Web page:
# ACCA F5 - Cost Volume Profit Analysis

5 Questions | Total Attempts: 295  Settings  Changes in the cost and volume of a product have an effect on the net income from an investment or production. Having a proper understanding on how these two increase or decrease profits can help put your business on the map. Test out how well you understand them by taking this quiz.

• 1.
Also known as CVP analysis, or cost-volume-profit analysis. _____ - _____ analysis is the study of the effects on future profit of changes in fixed cost, variable cost, sales price, quantity and mix.
• 2.
CVP analysis is a particular example of ‘what if?’ analysis. A business sets a budget based upon various __________ about revenues, costs, product mixes and overall volumes. CVP analysis considers the impact on the budgeted profit of changes in these various factors.
• 3.
Cost _________ is affected by the interplay of a number of factors. Physical volume is only one of these factors; others include unit prices of input, efficiency, changes in production technology, wars, strikes, legislation, and so forth. Any CVP analysis is based on assumptions about the ________ of revenue, costs and volume. A change in expected _________ will alter the break-even point; in other words, profits are affected by changes in other factors besides volume.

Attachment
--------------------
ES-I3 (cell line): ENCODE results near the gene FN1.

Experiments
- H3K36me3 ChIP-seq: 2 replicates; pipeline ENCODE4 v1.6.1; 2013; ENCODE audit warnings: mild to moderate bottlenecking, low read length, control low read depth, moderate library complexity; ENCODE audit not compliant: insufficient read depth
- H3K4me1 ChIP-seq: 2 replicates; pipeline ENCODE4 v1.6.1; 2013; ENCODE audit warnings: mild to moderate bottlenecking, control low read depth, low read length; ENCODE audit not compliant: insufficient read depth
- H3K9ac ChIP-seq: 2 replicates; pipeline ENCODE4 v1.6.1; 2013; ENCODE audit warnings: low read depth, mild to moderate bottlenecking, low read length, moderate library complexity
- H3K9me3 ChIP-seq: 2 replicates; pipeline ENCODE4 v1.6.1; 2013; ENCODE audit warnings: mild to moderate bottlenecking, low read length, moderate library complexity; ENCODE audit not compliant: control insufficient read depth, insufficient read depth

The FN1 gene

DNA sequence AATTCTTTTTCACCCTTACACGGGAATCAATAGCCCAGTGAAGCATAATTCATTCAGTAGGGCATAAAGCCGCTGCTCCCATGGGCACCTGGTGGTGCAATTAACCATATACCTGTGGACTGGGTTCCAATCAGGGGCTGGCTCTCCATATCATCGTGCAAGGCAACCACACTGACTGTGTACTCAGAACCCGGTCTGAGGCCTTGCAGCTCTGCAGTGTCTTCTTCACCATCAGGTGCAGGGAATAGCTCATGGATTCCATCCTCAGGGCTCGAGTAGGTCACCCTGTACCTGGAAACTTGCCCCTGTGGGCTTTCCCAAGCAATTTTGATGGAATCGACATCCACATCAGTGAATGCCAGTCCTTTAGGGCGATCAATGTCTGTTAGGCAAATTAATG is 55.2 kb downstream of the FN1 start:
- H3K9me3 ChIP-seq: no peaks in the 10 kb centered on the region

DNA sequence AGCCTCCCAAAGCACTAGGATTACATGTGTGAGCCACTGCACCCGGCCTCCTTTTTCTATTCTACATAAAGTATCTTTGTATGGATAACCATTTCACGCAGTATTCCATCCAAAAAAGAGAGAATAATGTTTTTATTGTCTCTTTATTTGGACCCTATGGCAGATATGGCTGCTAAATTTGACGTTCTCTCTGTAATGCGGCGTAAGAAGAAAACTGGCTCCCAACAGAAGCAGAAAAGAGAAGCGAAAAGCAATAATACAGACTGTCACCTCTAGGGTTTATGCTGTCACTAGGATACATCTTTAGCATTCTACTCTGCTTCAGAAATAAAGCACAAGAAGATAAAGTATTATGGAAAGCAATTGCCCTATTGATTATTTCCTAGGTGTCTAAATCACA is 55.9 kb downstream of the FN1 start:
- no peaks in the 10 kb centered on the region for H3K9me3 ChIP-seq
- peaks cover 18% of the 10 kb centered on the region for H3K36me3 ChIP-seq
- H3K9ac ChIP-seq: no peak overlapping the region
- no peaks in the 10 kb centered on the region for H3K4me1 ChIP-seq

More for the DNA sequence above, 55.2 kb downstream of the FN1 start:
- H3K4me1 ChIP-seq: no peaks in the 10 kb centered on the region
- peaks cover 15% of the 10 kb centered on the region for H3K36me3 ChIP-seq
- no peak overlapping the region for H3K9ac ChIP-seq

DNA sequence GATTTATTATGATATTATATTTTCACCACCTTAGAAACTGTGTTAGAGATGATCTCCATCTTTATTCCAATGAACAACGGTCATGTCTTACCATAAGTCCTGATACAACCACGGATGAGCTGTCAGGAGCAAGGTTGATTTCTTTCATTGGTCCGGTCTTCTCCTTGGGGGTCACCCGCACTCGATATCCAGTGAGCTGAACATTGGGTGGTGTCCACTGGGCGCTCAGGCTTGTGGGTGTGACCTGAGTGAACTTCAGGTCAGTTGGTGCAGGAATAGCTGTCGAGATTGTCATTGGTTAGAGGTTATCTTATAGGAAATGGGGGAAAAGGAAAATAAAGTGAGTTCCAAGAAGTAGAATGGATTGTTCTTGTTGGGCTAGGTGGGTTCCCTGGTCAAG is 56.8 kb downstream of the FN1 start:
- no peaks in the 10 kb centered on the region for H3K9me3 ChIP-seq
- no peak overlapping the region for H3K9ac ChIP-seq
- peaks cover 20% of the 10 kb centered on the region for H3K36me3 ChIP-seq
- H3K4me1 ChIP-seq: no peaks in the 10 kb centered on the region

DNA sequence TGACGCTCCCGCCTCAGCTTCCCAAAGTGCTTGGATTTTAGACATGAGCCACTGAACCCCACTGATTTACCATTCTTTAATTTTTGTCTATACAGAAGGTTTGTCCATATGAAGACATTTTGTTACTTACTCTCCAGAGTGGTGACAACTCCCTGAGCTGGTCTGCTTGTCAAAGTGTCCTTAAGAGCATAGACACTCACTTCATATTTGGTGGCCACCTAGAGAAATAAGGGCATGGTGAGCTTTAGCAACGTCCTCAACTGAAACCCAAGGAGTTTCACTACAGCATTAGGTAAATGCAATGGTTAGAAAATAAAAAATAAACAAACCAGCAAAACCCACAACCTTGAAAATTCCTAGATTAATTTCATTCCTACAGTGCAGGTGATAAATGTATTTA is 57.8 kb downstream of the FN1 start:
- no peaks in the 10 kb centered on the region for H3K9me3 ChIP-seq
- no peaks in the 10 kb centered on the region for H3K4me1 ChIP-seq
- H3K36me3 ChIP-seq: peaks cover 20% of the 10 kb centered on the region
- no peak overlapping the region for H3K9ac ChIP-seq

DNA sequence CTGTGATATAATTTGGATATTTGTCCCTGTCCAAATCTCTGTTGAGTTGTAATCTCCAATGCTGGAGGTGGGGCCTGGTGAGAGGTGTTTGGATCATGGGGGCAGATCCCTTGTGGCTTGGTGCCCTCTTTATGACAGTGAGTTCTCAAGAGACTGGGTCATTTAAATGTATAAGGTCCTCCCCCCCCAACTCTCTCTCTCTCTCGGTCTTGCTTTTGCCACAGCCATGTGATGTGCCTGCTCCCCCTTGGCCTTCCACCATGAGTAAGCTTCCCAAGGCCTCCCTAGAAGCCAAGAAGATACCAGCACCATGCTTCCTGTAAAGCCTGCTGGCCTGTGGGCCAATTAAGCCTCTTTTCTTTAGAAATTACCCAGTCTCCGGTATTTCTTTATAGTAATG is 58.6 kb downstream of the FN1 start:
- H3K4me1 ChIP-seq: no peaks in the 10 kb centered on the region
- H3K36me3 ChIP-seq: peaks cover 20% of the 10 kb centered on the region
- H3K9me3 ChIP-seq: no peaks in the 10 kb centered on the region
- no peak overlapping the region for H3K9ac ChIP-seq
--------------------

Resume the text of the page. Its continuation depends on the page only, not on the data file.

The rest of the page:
• 4.
A CVP chart must be interpreted in the light of the limitations imposed by its underlying ___________. The real benefit of preparing CVP charts is in the enrichment of understanding of the interrelationships of all factors affecting profits, especially cost behaviour patterns over ranges of volume.
• 5.
The following underlying assumptions will limit the precision and reliability of a given cost-volume-profit analysis.
• A.

The behaviour of total cost and total revenue has been reliably determined and is linear over the relevant range

• B.

All costs can be divided into fixed and variable elements

• C.

Total fixed costs remain constant over the relevant volume range of the CVP analysis

• D.

Total variable costs are directly proportional to volume over the relevant range

• E.

Selling prices are to be unchanged

• F.

Prices of the factors of production are to be unchanged (for example, material, prices, wage rates).

• G.

Efficiency and productivity are to be unchanged

• H.

The analysis either covers a single product or assumes that a given sales mix will be maintained as total volume changes

• I.

Revenue and costs are being compared on a single activity basis (for example, units produced and sold or sales value of production).

• J.

Perhaps the most basic assumption of all is that volume is the only relevant factor affecting cost. Of course, other factors also affect costs and sales. Ordinary cost-volume-profit analysis is a crude oversimplification when these factors are unjustifiably ignored

• K.

The volume of production equals the volume of sales, or changes in beginning and ending inventory levels are insignificant in amount.

• L.

Total fixed vary over the relevant volume range of the CVP analysis

• M.

Revenue and costs are being compared on a single or multi activity basis (for example, units produced and sold or sales value of production).

• N.

Total fixed costs vary over the relevant volume range of the CVP analysis

Related Topics Back to top